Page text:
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Tipperary Stonethrowers Rally
Sunday 10th August 2003

MOTORSPORT IS DANGEROUS!

New Safety Regulations

  • A variety of incidents over the past year have provided proof (if proof were ever needed), to remind us of the dangers inherent in our sport - danger for competitors obviously, but also danger for spectators and danger for officials. As a result, Motorsport Ireland (the sports governing body) set up a Safety Review Group to review safety in rallying. As a consequence of this review, recommendations were made and many of these recommendations are now incorporated into the regulations governing the sport.

    One of the more visible changes is in the order and role of course cars. Up to now the procedure required the Motorsport Ireland Safety Officer to run just ahead of the Clerk of the Course, followed by a number of 00 cars. Under the new procedure, the organising club will appoint an Event Safety Officer who will proceed through the stage ahead of the Clerk of the Course. He/She will ensure that the stage is set-up in accordance with the event safety plan - no spectators in prohibited areas, escape roads etc., that the stage signage is correct and that all other safety measures are in place. The Event Safety Officer will be followed through the stage by the Clerk of the Course who, when satisfied, declares the stage ready for inspection by the Motorsport Ireland Safety Officer. It is then intended that the Motorsport Ireland Safety Officer drive through the stage and declare it fit or unfit to run the Motorsport Ireland Safety Officer will not stop to reposition spectators etc., as had been the practice, he/she will simply inspect the stage and make his/her recommendation to the Clerk of the Course.

    The thinking behind this new procedure is to allow the MI Safety officer to inspect the stage closer to the arrival of the first competing car. If the stage is not set-up correctly, if all necessary safety measures are not in place or if spectators, TV Crew or Photographers are standing in prohibited areas, escape roads, walking on the road etc., the stage is not run.

    The MI Safety Officer will be followed by two 0 cars. All of which will be in radio contact with the C.O.C. The 0 cars will not be counted down at the start of the stage and will not be timed through the stage or carry pace notes. Their function is to monitor spectator behaviour, and report any unsatisfactory locations to the C.O.C. who can then cancel the stage.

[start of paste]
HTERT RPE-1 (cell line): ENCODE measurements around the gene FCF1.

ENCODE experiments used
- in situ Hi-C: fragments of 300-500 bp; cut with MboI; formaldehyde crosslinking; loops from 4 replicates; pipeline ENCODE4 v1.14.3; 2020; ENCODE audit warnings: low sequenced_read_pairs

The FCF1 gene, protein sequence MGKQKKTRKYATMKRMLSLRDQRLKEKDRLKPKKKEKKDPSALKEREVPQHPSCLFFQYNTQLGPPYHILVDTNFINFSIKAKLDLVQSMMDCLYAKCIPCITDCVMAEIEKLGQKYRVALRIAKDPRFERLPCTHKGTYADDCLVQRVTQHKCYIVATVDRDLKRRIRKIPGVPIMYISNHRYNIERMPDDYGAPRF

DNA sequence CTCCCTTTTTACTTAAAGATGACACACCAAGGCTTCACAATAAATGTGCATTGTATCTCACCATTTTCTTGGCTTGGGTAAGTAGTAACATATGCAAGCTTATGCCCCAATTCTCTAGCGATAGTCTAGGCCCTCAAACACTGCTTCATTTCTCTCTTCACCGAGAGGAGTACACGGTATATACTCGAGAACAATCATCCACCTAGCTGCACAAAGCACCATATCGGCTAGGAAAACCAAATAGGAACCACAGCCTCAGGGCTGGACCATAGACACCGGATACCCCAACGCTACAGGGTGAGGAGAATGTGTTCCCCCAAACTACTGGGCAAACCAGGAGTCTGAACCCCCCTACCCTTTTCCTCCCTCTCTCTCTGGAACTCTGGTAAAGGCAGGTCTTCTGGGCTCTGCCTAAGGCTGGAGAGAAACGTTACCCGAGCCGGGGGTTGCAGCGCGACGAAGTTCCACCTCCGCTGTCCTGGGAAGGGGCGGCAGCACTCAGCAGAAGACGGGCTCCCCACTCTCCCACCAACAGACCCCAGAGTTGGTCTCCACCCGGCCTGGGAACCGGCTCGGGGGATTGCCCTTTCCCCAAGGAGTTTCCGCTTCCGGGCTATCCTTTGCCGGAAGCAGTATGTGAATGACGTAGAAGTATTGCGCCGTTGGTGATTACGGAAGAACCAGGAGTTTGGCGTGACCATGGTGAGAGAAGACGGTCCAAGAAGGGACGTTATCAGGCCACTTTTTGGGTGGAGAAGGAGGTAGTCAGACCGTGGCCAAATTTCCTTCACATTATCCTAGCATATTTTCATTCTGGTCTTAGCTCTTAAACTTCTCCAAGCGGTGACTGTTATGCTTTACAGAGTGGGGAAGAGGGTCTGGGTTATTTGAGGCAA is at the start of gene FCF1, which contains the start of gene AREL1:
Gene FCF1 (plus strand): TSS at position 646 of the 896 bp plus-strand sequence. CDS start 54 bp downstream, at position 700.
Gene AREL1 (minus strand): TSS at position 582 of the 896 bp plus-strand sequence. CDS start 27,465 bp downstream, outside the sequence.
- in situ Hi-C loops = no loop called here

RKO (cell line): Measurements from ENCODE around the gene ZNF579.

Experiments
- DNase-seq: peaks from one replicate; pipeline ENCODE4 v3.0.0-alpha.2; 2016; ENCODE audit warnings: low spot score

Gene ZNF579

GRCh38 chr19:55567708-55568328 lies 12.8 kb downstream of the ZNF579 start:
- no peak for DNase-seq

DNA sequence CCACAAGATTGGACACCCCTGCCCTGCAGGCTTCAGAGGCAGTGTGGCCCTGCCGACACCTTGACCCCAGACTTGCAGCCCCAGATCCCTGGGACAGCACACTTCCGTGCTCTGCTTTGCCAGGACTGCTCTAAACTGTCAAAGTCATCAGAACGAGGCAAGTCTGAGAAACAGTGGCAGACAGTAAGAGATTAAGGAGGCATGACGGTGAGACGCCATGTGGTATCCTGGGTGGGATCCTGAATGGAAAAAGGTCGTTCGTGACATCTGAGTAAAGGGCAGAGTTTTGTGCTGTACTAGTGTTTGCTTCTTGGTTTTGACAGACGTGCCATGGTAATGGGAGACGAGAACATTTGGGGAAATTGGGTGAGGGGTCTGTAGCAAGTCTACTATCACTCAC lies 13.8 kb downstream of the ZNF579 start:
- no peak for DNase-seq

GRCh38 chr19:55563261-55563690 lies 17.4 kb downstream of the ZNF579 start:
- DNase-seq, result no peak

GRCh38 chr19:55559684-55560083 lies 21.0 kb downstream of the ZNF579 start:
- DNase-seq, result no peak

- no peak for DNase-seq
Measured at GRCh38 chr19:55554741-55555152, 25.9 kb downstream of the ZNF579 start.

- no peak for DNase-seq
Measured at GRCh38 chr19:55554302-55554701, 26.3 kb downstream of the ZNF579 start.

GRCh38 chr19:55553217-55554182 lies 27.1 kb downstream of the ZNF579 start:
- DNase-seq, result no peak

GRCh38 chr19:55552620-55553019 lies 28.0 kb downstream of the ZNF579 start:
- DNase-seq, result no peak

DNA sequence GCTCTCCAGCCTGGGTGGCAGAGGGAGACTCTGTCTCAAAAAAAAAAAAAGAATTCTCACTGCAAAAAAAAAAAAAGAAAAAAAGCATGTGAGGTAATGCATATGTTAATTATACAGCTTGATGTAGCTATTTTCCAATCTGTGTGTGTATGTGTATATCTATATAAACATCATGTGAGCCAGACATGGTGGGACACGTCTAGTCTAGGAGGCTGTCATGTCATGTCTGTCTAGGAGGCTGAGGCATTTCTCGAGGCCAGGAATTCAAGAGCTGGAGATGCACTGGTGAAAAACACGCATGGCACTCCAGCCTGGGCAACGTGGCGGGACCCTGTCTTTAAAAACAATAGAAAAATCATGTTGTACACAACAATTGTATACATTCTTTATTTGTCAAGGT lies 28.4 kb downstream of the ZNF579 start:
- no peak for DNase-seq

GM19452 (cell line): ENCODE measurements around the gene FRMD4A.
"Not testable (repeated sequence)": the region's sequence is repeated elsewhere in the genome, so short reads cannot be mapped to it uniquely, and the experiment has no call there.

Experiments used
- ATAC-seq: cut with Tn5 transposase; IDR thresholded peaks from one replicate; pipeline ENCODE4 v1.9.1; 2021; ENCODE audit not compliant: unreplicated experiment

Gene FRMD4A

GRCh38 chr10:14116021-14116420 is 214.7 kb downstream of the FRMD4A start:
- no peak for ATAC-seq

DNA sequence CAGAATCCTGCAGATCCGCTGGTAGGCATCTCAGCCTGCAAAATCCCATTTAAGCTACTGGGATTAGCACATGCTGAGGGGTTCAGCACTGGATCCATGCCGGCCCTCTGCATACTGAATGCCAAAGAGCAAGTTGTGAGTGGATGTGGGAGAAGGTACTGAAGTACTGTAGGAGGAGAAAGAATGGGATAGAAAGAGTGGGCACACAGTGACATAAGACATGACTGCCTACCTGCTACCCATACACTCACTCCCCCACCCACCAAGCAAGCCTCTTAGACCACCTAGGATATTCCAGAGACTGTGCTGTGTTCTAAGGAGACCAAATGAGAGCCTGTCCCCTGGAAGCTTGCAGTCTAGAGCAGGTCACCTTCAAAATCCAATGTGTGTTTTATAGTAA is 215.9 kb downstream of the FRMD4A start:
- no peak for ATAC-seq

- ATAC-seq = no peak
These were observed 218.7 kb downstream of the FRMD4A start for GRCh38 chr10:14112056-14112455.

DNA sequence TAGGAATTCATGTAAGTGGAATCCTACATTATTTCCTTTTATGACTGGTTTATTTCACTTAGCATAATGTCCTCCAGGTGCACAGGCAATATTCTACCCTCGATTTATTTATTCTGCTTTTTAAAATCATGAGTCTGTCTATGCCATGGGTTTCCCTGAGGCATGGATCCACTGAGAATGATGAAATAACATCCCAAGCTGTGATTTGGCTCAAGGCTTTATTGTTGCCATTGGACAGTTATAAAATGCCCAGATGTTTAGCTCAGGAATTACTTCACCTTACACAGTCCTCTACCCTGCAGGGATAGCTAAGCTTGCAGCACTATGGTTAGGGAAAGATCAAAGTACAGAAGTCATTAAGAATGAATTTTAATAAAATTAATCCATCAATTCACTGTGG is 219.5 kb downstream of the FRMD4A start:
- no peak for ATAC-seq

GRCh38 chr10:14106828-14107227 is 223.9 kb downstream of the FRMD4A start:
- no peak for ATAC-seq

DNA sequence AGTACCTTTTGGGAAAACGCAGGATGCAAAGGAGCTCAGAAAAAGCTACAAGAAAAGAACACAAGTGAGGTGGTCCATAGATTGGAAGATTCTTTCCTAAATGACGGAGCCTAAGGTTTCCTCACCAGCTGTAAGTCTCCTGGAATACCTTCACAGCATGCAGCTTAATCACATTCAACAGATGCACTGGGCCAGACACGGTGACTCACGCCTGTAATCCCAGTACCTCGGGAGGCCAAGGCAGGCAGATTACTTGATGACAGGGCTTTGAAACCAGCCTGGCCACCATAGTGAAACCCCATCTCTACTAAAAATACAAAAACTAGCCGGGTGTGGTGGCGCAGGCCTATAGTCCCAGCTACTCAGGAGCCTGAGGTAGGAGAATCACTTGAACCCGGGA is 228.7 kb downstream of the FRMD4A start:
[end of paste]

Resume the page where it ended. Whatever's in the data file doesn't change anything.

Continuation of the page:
Having to cancel stages will not be to the satisfaction of any of the parties concerned -organising clubs spend months planning events, stage commanders spend hours setting up a stage, competitors spend sizeable amounts of time and money to compete on events and spectators come out to see the spectacle of rally cars driven at speed on closed roads. However, if rallying as we know it in this country is to survive, officials will have no choice but to cancel stages if they consider them unsafe.

    Spectators are therefore requested to co-operate with marshals and officials as they carry out their duties - do not stand in prohibited areas, escape roads etc. or walk on the stage. Support marshals when they have a situation where some spectators are not co-operating with them -this will help to ensure that our sport can survive and hopefully prosper.

    In Ireland, the sport is exceptionally fortunate in that public roads can be closed for the purpose of rallying - the result is that all corners of the country can enjoy the spectacle of the highest calibre of rally cars, being driven over some of the best stages in the world, by high calibre drivers. It is the responsibility of all involved - organisers, competitors and spectators to protect the future of this spectacle (which gives a major financial boost to the economy of many towns around the country), by working together to minimise the dangers and make our stages as safe as is practically possible.



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